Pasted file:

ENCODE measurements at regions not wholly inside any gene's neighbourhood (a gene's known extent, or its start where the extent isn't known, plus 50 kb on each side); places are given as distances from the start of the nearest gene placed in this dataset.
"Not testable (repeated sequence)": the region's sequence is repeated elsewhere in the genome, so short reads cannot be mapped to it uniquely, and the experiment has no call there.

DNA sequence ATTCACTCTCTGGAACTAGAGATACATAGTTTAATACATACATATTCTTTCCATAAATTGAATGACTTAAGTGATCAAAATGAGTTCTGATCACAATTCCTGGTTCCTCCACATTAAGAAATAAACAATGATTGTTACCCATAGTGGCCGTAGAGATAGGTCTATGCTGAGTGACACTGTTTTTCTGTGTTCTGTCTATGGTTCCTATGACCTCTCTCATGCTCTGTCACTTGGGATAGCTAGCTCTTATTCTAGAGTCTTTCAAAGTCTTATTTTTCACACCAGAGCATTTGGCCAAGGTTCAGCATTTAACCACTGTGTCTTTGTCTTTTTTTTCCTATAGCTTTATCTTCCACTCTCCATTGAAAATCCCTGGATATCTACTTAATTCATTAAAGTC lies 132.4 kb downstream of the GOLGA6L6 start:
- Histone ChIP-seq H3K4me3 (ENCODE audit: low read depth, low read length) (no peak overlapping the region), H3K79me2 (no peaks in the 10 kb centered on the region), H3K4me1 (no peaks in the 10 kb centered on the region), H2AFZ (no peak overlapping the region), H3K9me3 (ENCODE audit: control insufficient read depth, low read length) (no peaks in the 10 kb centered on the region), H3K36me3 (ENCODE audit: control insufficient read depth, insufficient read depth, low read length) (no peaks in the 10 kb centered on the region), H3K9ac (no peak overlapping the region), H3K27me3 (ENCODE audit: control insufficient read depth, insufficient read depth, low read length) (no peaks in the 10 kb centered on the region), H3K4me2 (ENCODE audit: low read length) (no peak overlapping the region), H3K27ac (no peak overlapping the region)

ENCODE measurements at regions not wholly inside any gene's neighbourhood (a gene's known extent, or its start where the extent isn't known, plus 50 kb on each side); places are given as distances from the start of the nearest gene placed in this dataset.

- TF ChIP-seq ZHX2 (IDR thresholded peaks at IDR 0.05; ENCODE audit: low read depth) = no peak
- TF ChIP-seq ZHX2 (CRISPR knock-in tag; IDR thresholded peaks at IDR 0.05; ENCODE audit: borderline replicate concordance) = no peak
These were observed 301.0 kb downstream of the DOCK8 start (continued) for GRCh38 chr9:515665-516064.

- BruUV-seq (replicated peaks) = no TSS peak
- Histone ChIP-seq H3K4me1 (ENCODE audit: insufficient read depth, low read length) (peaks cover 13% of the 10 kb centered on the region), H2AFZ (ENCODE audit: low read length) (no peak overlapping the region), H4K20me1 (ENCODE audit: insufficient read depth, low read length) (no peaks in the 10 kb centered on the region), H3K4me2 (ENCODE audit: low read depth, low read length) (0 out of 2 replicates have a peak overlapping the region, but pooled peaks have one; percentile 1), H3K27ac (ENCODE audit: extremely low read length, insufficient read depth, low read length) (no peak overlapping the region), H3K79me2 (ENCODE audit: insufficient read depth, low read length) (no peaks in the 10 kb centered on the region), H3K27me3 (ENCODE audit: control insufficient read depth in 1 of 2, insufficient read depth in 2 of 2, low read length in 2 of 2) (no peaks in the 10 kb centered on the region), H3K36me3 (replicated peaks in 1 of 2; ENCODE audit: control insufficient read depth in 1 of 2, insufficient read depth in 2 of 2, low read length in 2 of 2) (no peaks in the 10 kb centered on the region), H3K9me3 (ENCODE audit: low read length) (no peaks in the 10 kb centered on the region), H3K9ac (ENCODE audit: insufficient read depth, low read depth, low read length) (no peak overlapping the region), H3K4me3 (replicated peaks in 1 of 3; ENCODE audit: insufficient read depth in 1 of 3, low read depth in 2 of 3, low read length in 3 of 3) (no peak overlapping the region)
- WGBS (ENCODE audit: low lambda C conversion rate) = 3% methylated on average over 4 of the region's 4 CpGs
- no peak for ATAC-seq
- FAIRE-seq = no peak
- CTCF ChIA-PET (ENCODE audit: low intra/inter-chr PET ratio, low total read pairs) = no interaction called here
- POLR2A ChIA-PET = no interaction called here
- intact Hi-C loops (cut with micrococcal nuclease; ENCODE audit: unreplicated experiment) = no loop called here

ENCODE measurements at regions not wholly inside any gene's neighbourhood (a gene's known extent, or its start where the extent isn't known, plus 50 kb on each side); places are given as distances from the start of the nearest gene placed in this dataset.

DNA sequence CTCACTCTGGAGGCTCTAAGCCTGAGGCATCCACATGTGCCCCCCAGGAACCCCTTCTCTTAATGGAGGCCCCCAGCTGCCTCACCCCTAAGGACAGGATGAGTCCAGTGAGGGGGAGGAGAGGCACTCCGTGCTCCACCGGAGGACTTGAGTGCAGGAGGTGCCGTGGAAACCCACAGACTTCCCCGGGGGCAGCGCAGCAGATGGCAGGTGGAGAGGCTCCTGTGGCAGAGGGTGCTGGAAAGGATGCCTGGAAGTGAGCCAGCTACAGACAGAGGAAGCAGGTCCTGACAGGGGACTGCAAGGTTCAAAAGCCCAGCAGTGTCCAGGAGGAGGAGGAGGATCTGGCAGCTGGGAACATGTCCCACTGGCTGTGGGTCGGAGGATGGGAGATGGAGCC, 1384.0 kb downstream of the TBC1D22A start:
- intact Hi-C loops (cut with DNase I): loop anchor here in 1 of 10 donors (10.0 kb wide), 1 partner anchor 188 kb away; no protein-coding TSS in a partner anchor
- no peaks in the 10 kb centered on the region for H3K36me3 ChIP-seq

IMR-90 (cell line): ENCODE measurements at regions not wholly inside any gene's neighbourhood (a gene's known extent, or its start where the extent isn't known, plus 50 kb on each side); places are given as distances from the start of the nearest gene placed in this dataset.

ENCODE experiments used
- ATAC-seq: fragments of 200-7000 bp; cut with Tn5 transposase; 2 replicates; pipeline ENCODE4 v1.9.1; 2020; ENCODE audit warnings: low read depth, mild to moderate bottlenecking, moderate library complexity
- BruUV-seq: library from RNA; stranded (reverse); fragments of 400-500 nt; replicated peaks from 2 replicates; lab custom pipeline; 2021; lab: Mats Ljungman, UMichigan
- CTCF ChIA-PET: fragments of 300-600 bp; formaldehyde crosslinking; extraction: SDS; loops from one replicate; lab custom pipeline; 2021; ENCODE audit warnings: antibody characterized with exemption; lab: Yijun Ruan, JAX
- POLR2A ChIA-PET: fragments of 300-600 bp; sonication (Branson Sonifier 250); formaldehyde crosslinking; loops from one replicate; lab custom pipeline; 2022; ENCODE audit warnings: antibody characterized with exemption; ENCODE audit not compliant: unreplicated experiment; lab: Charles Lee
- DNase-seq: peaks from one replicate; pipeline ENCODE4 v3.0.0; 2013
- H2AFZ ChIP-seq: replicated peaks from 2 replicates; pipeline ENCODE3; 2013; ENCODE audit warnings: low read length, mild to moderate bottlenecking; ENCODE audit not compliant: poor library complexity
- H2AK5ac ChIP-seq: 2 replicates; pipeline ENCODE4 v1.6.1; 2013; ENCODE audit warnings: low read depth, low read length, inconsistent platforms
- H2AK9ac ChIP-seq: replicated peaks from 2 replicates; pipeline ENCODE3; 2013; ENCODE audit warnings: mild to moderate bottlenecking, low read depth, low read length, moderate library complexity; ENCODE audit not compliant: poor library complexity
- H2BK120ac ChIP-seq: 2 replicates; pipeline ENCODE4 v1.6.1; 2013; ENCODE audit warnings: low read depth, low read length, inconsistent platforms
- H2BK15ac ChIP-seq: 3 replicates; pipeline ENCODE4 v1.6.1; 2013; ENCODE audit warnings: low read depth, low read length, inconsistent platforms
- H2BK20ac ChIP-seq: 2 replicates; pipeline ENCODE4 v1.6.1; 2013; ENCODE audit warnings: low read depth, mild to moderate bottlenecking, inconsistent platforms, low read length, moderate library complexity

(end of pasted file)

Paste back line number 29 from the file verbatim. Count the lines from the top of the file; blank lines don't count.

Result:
- H2AK5ac ChIP-seq: 2 replicates; pipeline ENCODE4 v1.6.1; 2013; ENCODE audit warnings: low read depth, low read length, inconsistent platforms